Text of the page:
An optical effect, a painting within a painting, what does René Magritte show us in this work by The Human Condition II ? One of his usual paradoxes loaded withSurrealism. A type of image that always invites us to play and reflect like his famous This is not a pipe
Magritte's The Human Condition II
The title of the painting has little to do in principle with the image. It is a bright space, a room open to the outside through a semicircular arch. Over there you can see a beach, the sea and the sky. Part of that landscape is covered by the wall of the room. And yet, on a canvas supported on an easel, that same beach, sea and sky continue.
Everything falls silent and a sphere on the ground catches our attention. What does all this have to do with the title? Perhaps nothing, and we find ourselves before total Surrealism. But Magritte always endows his images with some meaning, and generally by reflecting on the communication that the same image poses.
So to understand his works, this one or others like The False Mirror or Reproduction Forbidden, we must start from the principle that we, the spectators, are a key part of the work. Magritte proposes to communicate with us and that is why we must participate.
That is, we ask ourselves what we see, is it a painting, a window, a landscape, allthe time? And that, does it happen in reality? And us, what are we? So we are asking from the image. The starting point is the hyper-realistic painting and ambiguity, but from there we the viewers are the ones who look for the meaning. The painter's purpose is not to give us any idea, but for us to extract it from his painting. That yes, if we want and each one ours.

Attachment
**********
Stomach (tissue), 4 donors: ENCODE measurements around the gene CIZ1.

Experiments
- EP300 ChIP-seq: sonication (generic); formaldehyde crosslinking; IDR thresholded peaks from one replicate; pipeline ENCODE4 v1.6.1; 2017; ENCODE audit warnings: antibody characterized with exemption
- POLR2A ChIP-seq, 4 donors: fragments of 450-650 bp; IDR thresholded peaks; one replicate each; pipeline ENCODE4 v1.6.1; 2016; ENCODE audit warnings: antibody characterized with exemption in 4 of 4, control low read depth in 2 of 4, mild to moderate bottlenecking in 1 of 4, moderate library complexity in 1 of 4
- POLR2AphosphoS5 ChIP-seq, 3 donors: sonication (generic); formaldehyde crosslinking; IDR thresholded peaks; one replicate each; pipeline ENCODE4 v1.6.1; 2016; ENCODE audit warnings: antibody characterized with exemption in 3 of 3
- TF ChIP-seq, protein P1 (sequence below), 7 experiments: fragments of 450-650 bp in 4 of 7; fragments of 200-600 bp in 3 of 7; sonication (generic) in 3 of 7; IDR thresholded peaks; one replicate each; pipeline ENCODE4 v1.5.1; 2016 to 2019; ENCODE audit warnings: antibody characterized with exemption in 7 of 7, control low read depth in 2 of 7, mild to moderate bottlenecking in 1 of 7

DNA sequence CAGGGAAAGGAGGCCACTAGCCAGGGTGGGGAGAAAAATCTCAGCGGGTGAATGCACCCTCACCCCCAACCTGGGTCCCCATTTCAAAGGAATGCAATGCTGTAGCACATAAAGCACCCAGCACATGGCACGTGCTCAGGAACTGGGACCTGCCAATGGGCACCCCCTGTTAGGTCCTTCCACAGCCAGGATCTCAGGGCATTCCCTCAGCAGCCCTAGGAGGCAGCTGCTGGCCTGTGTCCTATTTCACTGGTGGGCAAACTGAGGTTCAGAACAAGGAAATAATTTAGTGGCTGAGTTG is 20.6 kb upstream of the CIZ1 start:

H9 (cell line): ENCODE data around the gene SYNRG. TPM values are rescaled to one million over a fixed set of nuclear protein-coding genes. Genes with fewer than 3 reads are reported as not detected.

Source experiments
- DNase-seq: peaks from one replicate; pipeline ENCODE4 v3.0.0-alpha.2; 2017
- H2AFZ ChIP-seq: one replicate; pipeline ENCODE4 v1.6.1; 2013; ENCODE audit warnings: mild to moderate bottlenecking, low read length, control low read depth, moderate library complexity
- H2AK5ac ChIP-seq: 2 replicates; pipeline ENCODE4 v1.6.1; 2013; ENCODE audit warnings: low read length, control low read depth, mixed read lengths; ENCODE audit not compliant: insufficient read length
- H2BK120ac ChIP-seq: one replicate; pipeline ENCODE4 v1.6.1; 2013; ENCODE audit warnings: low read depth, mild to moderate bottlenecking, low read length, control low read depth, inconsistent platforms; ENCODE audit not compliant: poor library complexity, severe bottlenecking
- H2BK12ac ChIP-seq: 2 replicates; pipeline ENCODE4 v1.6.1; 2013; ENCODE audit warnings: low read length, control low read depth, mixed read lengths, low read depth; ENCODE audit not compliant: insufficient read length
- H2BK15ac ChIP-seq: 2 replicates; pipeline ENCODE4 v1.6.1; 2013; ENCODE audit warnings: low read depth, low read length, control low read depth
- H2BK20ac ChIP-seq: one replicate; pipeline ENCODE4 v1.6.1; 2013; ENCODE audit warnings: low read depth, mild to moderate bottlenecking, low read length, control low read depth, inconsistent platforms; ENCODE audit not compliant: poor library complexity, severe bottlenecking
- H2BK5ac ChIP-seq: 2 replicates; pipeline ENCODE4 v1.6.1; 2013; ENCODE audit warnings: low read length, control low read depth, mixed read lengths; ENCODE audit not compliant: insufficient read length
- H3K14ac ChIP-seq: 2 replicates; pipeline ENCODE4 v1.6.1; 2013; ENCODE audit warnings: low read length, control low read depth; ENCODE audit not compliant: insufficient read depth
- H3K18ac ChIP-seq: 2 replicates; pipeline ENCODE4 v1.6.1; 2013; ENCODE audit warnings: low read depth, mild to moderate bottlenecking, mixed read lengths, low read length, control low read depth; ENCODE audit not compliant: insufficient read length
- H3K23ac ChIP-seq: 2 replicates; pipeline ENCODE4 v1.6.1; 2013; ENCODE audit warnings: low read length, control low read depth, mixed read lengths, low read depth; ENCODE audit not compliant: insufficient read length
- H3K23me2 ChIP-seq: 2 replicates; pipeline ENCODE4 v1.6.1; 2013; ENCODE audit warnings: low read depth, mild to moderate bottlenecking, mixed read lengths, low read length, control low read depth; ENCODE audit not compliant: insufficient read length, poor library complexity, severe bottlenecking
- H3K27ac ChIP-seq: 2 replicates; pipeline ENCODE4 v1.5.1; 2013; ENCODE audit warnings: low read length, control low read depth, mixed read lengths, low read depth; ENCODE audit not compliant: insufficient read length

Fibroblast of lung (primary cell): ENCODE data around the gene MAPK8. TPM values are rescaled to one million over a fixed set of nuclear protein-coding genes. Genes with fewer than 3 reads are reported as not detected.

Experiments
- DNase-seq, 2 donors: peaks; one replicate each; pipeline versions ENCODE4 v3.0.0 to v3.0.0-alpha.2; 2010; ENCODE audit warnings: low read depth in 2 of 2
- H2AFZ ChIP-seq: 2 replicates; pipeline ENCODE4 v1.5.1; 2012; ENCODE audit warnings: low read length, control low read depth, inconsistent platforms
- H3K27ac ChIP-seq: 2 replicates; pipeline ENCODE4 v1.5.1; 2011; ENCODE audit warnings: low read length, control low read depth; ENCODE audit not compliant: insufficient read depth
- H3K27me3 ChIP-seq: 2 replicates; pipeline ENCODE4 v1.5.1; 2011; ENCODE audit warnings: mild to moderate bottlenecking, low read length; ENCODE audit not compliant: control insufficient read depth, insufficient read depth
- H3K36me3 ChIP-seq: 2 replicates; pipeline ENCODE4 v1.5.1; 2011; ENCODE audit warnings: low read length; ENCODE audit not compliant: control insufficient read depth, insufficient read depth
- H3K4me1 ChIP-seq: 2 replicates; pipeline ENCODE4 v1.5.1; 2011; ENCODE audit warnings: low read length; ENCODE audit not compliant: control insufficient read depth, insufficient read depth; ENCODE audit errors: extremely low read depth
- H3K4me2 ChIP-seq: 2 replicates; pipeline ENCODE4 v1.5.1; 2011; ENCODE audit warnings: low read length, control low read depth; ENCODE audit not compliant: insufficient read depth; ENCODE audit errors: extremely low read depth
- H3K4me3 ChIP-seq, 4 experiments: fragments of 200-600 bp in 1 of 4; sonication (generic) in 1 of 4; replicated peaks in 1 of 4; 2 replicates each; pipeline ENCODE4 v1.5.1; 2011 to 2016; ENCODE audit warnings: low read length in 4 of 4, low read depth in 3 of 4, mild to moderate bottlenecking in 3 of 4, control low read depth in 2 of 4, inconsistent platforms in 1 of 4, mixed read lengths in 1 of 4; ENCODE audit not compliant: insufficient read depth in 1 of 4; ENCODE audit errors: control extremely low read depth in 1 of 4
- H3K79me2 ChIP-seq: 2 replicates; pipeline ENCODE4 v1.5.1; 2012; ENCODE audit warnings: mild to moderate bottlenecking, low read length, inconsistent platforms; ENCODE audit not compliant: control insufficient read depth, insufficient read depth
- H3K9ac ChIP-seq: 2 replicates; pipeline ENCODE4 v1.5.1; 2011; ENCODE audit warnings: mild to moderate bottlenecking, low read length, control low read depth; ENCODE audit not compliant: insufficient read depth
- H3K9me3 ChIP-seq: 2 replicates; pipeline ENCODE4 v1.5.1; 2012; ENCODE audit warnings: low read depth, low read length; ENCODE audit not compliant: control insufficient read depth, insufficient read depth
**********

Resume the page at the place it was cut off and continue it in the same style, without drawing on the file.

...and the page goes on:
Magritte's The Human Condition I
In short, Magritte's paintings can only be seen as an aesthetic fact or as an act of communication. In any of the cases, they are always images full of irony, even in works that seem very similar. For example, there is another painting of yours titled The Human Condition I. But in this case, change the sea for the mountain, and the window of the room is completely the canvas, or vice versa. And as he says, the tree in the painting hides the tree behind it. He offers us a vision of the world in which that tree is both inside and outside the room. But as we say, that is only the beginning, then each of us will interpret it as we please.